At the helm of every hard hat project, from building a single family to an apartment building, is a construction project manager (CM). A CM has the primary responsibility of planning a particular construction job and overseeing its progress along the way.

10 Responsibilities of a Construction Manager. Connaughton Construction.

Plan the Work

Before the first nail is hammered, it is the Responsibility of a Construction Manager to plan the work the crew will do.

The CM looks over a proposed project to determine how and when the work will be performed, including prep work that must be completed before the building starts. A cost estimate is determines the price of the project. The CM then develops a deliverables schedule. This schedule is the road map the construction team must stick to in order to finish the job in a timely and cost-effective manner. And the construction manager must review the project in depth in order to be prepared to handle tasks that come up along the way.

Hire Subcontractors

On a construction site, the CM is the boss. “They want you to cook the dinner; at least they ought to let you shop for some of the groceries,” legendary NFL coach Bill Parcells once famously said of his desire to be involved in choosing the players for his teams. For construction project managers, the sentiment holds true when it comes to selecting the right players to complete the job.

The construction manager is not only responsible for planning the work and making sure it gets done, but also supervising the hard hats who do it. That means coordinating and directing the efforts of construction workers. It also means hiring, disciplining and perhaps even firing those who step out of line. In other words, it’s the CM’s job to get the work done through other people.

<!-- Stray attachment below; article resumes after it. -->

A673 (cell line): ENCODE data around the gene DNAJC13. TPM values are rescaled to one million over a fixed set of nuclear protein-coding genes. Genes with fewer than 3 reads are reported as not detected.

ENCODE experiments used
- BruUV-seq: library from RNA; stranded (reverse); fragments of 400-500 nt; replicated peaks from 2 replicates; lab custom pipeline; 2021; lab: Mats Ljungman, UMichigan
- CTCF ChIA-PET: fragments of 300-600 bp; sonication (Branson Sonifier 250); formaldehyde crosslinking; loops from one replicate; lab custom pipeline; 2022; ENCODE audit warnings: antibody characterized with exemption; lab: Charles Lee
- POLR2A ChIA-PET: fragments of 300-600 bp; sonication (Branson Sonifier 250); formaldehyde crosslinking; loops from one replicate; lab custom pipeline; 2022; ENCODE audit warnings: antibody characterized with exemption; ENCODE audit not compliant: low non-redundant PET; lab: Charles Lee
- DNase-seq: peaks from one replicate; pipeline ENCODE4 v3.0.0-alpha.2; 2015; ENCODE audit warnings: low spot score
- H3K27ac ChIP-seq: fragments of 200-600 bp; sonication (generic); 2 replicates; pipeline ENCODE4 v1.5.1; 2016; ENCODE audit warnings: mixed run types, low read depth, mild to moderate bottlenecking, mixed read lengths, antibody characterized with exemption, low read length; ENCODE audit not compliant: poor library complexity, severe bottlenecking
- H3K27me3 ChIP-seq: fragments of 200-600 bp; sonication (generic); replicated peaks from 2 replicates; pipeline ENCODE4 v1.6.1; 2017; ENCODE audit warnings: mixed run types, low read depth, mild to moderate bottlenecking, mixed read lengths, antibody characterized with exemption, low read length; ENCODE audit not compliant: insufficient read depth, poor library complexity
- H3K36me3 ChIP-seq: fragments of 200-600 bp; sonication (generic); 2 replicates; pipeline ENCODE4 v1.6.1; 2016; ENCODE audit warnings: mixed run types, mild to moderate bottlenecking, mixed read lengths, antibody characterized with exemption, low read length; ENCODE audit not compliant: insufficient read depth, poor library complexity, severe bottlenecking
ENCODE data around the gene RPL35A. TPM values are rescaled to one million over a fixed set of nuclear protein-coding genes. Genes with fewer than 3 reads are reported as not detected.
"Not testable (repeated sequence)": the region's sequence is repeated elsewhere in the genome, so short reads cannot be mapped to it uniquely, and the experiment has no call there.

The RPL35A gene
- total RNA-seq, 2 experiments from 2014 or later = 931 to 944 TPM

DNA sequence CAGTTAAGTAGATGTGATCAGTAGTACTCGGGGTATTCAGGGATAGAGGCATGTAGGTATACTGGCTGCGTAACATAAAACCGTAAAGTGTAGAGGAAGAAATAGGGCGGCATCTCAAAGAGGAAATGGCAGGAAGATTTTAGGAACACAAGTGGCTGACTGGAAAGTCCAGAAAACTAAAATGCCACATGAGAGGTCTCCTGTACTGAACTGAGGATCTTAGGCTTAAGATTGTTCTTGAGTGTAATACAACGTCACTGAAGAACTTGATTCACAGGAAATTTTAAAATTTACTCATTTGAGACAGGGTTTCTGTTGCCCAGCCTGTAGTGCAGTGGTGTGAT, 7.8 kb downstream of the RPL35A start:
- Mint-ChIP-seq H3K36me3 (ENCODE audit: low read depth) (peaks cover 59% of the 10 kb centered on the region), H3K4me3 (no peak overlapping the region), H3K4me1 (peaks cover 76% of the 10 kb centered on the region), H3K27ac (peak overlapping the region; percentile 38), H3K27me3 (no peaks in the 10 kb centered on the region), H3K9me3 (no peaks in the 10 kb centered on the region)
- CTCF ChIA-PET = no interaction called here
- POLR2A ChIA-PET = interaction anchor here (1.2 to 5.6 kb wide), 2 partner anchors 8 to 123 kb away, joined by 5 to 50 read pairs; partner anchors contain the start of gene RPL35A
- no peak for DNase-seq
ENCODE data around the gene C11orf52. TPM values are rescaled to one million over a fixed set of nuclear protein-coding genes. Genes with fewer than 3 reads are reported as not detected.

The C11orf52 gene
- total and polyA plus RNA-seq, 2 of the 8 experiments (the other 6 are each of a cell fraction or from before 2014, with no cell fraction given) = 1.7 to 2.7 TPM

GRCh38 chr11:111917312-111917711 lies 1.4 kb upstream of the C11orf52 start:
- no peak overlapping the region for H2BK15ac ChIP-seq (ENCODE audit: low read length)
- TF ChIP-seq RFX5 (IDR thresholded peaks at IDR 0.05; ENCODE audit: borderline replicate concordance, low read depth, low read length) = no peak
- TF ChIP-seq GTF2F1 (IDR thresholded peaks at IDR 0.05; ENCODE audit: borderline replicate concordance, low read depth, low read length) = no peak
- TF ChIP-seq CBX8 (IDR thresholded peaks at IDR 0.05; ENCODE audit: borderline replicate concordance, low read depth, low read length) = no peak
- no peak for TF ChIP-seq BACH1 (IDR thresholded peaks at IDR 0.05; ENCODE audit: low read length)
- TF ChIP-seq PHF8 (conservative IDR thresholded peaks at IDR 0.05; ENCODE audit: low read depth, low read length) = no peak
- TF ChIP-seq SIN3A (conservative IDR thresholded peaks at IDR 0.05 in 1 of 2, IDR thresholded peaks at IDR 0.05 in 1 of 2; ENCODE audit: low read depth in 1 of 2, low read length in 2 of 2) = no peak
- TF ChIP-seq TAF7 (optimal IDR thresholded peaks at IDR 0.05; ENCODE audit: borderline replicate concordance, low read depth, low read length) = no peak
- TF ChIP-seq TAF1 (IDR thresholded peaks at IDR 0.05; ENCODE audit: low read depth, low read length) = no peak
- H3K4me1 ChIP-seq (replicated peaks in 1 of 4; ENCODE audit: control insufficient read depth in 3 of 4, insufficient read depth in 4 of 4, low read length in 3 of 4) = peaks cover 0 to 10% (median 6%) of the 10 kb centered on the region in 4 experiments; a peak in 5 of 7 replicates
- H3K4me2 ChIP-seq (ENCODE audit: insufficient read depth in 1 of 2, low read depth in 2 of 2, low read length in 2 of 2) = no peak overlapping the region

Get Materials

The CM must obtain the right materials for the job and supplies — from nails to bulldozers — necessary to complete the project. Not to mention finding a place to store supplies and implement a method for tracking inventory. It’s important that the CM be thorough in this aspect of the job. Keeping costs within budget while ensuring that no time will be lost waiting on additional equipment or repairs once construction begins.

Set Goals

A construction CM may not be the one drilling holes, turning screws and hammering nails, but it’s his or her responsibility to make sure all of the work is done properly, on time and within the projected cost.

The CM typically sets specific project goals after the contract with the owner (client) is signed. The CM reviews the contractual conditions of performance – requirements and deliverables – to determine precisely the work that must be accomplished in order to satisfy the contract. He or she then determines cost and time goals as well as “micro-goals” for accomplishing different phases of the construction. Based on these goals, the CM sets out the number of workers and types of supplies and materials necessary to reach them.

Stay On Time

A particular job typically comes with a very specific set of objectives and constraints. The time in which it should be completed is a key goal. It is the responsibility of a Construction Manager to closely manage time. The construction contract often includes money penalties against the builder in the event the project runs late. Time, indeed, is money.

In order to meet an overall construction deadline, the CM must set a specific schedule with a number of deadlines for the various projects that must be completed. The CM  reviews the work on a daily basis to ensure that it’s timely progressing. If there’s a slow down – whether because of weather, an accident or simply a task that takes longer than expected – the CM must make changes to get the job back on track.

Stay Under Budget

The CM must keep money in mind while overseeing the work.